South of the centre
The city's most atmospheric barriois also its oldest. San Telmo starts south of the Plaza de Mayo, and is built along a slope which was once the old beach of the Río de la Plata. Formerly one of the wealthiest areas of the city, it was abandoned by the rich during a serious outbreak of yellow fever in 1871, and so was never modernized or destroyed for rebuilding like much of the rest of the city. San Telmo is one of the few areas where buildings have survived from the mid-19th century, crumbling and largely unchanged, so it's a delightful place to stroll and explore the artists' studios and small museums hidden away in its narrow streets, with plenty of cafés and shops selling antiques, records, handmade shoes, second-hand books and crafts of all kinds. In the last couple of years, new boutiques, design shops and chic bars have been opening up in newly renovated old houses in San Telmo and moving out towards Montserrat too, similar to those in Palermo Viejo.
A quiet place to meander during the week, the barriocomes alive on Sundays when there's an antiques and bric-a-brac market held in the central Plaza Dorrego, a small square enclosed by charming old houses. This is a good place to start exploring, after enjoying the free tango demonstrations which take place near the plaza on Sundays. Behind the plaza, on Carlos Calvo there's a wonderful indoor fruit market - Mercado de San Telmobuilt in 1897. Walk south along Defensa, filled with street musicians on Sundays, many of them excellent, and pop into the artists' studios, antique shops and cafés which line the street. Just a block from the plaza is the white stuccoed church of San Pedro González Telmo. Begun by the Jesuits in 1734, but only finished in 1931, it's a wonderful confection of styles with ornate baroque columns and Spanish-style tiles. One block further south, in an old tobacco warehouse, the Museo de Arte Moderno de Buenos Aires www.museos.buenosaires.gov.ar/mam.htm, houses good visiting exhibitions of contemporary international and Argentine art. There is also a small fine art bookshop.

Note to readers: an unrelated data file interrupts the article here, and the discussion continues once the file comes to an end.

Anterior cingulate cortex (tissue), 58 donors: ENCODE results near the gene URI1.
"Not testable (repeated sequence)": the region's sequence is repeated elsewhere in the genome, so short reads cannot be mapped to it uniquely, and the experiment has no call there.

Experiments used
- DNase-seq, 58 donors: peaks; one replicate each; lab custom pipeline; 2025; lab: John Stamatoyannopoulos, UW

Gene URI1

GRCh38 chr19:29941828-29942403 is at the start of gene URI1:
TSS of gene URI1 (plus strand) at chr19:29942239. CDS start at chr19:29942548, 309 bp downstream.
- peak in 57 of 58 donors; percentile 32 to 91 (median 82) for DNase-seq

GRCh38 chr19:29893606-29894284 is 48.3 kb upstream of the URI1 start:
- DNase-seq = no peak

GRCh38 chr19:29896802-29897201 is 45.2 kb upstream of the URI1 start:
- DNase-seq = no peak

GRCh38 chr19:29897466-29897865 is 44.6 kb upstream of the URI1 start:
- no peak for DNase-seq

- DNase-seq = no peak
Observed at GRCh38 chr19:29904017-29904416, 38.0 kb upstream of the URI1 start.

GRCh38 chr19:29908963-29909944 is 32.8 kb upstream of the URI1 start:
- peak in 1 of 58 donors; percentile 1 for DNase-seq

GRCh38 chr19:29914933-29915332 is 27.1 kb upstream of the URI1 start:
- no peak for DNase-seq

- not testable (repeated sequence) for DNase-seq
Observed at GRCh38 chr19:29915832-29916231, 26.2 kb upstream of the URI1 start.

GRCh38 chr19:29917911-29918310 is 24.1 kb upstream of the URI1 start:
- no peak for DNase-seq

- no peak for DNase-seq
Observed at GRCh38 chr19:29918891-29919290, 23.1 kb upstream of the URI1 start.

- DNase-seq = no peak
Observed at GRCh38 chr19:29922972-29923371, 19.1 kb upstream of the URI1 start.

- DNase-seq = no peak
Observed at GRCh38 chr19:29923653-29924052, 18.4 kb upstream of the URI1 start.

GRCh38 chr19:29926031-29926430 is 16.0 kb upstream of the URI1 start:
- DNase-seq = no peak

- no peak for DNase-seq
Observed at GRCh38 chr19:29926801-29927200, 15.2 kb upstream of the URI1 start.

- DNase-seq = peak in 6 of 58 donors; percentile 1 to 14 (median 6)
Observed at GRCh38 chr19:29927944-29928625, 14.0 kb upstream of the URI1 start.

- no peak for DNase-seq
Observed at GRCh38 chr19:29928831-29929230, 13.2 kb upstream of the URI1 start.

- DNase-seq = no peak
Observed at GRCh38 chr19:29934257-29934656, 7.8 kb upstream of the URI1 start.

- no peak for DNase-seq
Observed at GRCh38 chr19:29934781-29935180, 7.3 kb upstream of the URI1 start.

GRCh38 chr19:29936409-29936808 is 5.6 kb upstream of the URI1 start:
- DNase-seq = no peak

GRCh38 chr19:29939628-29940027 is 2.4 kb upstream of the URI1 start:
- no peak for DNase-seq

At the end of Defensa, is Parque Lezama originally one of the most beautiful parks in the city, but now a little run down, and not a safe place to wander at night. According to tradition, Pedro de Mendoza founded the city on this spot in 1535, and there's an imposing statue to him in the centre of the park. Also on this corner you'll find the famous Bar Británico which has been open almost continuously since 1960. It has featured in films and was an institution in the suburb, but has been refurbished by new owners. It it still open 24 hours and is a good place to have a coffee and watch the world go by. On the west side of the park is the Museo Histórico Nacional which presents the history of the city and of Argentina through the key historical figures and events, with some impressive artefacts, portraits and war paintings, particularly of San Martín. Sadly, there's currently little information available in English.